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What is wringing?
Applying equal pressure on opposite sides of the tissue structure, lifting and pushing in opposite directions.
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What are the effects of wringing?
↓ stiffness due to ischaemia, Loosens adhered tissues, Stretches muscle bers - Maintains/Improves muscle tone, Improves circulation to nerves
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What is picking up?
Applying equal pressure on the sides of the tissue structure and lifting it away from the body and mobilising it.
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What are the effects of picking up?
Loosens adhesive muscle tissues, Stretches muscle fibers, Maintain/Improve tone, Increases circulation to nerves
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What is skin rolling?
Cutaneous and subcutaneous tissues are grasped and lifted away from underlying tissue and then rolled between fingers and pressure towards underlying structures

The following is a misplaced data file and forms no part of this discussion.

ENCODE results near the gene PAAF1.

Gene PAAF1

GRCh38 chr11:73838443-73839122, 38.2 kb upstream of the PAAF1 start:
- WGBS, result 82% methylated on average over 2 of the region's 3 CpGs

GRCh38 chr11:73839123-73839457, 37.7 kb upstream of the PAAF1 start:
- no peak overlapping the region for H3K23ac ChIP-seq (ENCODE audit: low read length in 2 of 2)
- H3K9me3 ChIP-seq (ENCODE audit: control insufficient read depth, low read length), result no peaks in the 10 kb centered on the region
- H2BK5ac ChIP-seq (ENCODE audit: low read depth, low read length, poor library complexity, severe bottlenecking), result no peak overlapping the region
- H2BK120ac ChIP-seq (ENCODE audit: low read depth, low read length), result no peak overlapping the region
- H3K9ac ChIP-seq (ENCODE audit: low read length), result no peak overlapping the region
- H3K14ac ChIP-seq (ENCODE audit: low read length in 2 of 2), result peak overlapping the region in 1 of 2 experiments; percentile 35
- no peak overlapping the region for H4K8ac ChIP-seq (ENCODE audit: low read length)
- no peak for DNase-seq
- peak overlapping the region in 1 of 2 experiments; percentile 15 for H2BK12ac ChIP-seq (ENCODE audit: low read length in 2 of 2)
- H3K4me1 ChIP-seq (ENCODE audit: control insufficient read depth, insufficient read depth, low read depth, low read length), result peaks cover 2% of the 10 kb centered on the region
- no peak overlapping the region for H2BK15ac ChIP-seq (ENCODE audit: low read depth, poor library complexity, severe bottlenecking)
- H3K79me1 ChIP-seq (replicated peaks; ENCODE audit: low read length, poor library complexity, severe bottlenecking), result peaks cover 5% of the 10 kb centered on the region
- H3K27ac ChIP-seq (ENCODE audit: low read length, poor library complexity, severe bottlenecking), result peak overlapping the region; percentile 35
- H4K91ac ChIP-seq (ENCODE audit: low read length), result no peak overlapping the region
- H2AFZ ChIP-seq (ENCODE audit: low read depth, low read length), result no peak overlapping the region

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Effects of skin rolling?
Loosens adhered cutaneous and fascial layers, Stretching fascia, ↑ superficial vascular flow
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What is tapotement?
Drumming hand movements on broad areas. This consists of a series of briskly applied percussive movements, using the hands alternately to strike or tap the muscles for an invigorating effect.
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What are the effects of tapotement?
Stimulates muscle, Helps maintain muscle tone, Helps improve muscle tone
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What are the different types of tapotement?
Cupping, hacking and pounding
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What is shaking and jostling?
A course vibration applied to a muscle group or limbs.
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What are the effects of deep friction?
Friction stimulates fibre orientation in re-generating connective tissue. Friction prevents adhesion formation. Stimulates nerve tissue and can tighten loose tissue.